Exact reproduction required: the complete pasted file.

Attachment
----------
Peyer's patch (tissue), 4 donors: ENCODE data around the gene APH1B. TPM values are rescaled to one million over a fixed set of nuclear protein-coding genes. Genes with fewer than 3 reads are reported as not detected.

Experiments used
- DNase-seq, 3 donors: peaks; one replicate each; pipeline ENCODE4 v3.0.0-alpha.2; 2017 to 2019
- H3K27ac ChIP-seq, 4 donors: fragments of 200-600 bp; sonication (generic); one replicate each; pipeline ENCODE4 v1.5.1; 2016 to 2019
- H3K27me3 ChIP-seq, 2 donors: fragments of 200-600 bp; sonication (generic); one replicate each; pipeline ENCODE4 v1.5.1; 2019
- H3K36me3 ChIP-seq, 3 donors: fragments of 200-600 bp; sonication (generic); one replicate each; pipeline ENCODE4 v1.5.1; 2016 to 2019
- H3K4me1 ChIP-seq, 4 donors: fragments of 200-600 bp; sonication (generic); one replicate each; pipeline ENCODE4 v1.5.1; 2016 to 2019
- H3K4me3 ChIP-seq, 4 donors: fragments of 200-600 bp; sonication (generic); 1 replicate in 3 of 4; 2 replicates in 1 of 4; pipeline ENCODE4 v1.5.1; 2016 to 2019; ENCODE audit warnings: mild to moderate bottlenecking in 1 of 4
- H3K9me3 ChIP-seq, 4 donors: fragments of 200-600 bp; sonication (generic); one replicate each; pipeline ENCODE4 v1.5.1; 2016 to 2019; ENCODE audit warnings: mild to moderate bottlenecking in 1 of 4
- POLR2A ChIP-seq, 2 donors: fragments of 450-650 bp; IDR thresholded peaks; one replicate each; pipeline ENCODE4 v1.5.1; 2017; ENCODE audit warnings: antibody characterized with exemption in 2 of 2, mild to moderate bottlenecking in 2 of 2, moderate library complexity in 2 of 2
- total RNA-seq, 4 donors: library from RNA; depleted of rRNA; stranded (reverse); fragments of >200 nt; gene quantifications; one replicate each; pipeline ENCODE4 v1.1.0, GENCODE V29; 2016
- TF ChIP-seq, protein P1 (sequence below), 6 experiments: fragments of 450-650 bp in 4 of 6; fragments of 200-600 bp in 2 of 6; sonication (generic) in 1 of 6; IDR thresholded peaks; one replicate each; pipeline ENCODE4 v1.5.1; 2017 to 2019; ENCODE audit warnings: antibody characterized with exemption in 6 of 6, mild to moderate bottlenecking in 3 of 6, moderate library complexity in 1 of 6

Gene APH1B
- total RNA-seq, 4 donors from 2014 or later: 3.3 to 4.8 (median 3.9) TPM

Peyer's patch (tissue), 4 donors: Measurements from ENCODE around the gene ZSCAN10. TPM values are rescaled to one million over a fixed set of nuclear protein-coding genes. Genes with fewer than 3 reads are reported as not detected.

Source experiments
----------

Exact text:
Peyer's patch (tissue), 4 donors: ENCODE data around the gene APH1B. TPM values are rescaled to one million over a fixed set of nuclear protein-coding genes. Genes with fewer than 3 reads are reported as not detected.

Experiments used
- DNase-seq, 3 donors: peaks; one replicate each; pipeline ENCODE4 v3.0.0-alpha.2; 2017 to 2019
- H3K27ac ChIP-seq, 4 donors: fragments of 200-600 bp; sonication (generic); one replicate each; pipeline ENCODE4 v1.5.1; 2016 to 2019
- H3K27me3 ChIP-seq, 2 donors: fragments of 200-600 bp; sonication (generic); one replicate each; pipeline ENCODE4 v1.5.1; 2019
- H3K36me3 ChIP-seq, 3 donors: fragments of 200-600 bp; sonication (generic); one replicate each; pipeline ENCODE4 v1.5.1; 2016 to 2019
- H3K4me1 ChIP-seq, 4 donors: fragments of 200-600 bp; sonication (generic); one replicate each; pipeline ENCODE4 v1.5.1; 2016 to 2019
- H3K4me3 ChIP-seq, 4 donors: fragments of 200-600 bp; sonication (generic); 1 replicate in 3 of 4; 2 replicates in 1 of 4; pipeline ENCODE4 v1.5.1; 2016 to 2019; ENCODE audit warnings: mild to moderate bottlenecking in 1 of 4
- H3K9me3 ChIP-seq, 4 donors: fragments of 200-600 bp; sonication (generic); one replicate each; pipeline ENCODE4 v1.5.1; 2016 to 2019; ENCODE audit warnings: mild to moderate bottlenecking in 1 of 4
- POLR2A ChIP-seq, 2 donors: fragments of 450-650 bp; IDR thresholded peaks; one replicate each; pipeline ENCODE4 v1.5.1; 2017; ENCODE audit warnings: antibody characterized with exemption in 2 of 2, mild to moderate bottlenecking in 2 of 2, moderate library complexity in 2 of 2
- total RNA-seq, 4 donors: library from RNA; depleted of rRNA; stranded (reverse); fragments of >200 nt; gene quantifications; one replicate each; pipeline ENCODE4 v1.1.0, GENCODE V29; 2016
- TF ChIP-seq, protein P1 (sequence below), 6 experiments: fragments of 450-650 bp in 4 of 6; fragments of 200-600 bp in 2 of 6; sonication (generic) in 1 of 6; IDR thresholded peaks; one replicate each; pipeline ENCODE4 v1.5.1; 2017 to 2019; ENCODE audit warnings: antibody characterized with exemption in 6 of 6, mild to moderate bottlenecking in 3 of 6, moderate library complexity in 1 of 6

Gene APH1B
- total RNA-seq, 4 donors from 2014 or later: 3.3 to 4.8 (median 3.9) TPM

Peyer's patch (tissue), 4 donors: Measurements from ENCODE around the gene ZSCAN10. TPM values are rescaled to one million over a fixed set of nuclear protein-coding genes. Genes with fewer than 3 reads are reported as not detected.

Source experiments